Thursday, April 15, 2010
Mathematical functions can be used to describe the change in a quantity over time. In the equations below, y represents the size of a quantity after x time has elapsed. b is some fixed number.
- Linear growth occurs when there is a constant rate of change. The equation for a linear relationship is y = bx, and its graph is a straight line. If you work for an hourly wage, and don’t spend your earnings, your savings will grow linearly.
- When the rate of change increases with time, numbers can grow more quickly. Quadratic and cubic growth can be represented by y = x2 and y = x3, respectively. The general form of this type of relationship can be written y = xb, and is called polynomial growth. The distance traveled by a falling object can be calculated with a quadratic equation.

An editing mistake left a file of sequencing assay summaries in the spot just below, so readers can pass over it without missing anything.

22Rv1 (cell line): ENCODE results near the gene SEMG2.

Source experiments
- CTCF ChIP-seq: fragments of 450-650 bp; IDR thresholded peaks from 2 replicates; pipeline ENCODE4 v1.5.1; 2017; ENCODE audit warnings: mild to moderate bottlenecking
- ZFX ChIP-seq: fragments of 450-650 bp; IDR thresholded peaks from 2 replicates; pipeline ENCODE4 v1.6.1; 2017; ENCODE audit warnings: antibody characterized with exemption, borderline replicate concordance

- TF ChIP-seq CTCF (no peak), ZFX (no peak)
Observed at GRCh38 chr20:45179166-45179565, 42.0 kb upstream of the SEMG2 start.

- Exponential (or geometric) growth is faster still. Here, the rate of growth is proportional to the value of y at any time. Exponential relationships can be expressed as y = bx. Bacterial populations with unlimited food, nuclear chain reactions, and computer processing power all grow exponentially.
- Logarithmic growth is the inverse of exponential growth. Logarithmic phenomena grow very slowly, and have an equation of the form y = logbx. Sound volume and frequency are both perceived logarithmically, allowing humans to detect a huge range of sound levels.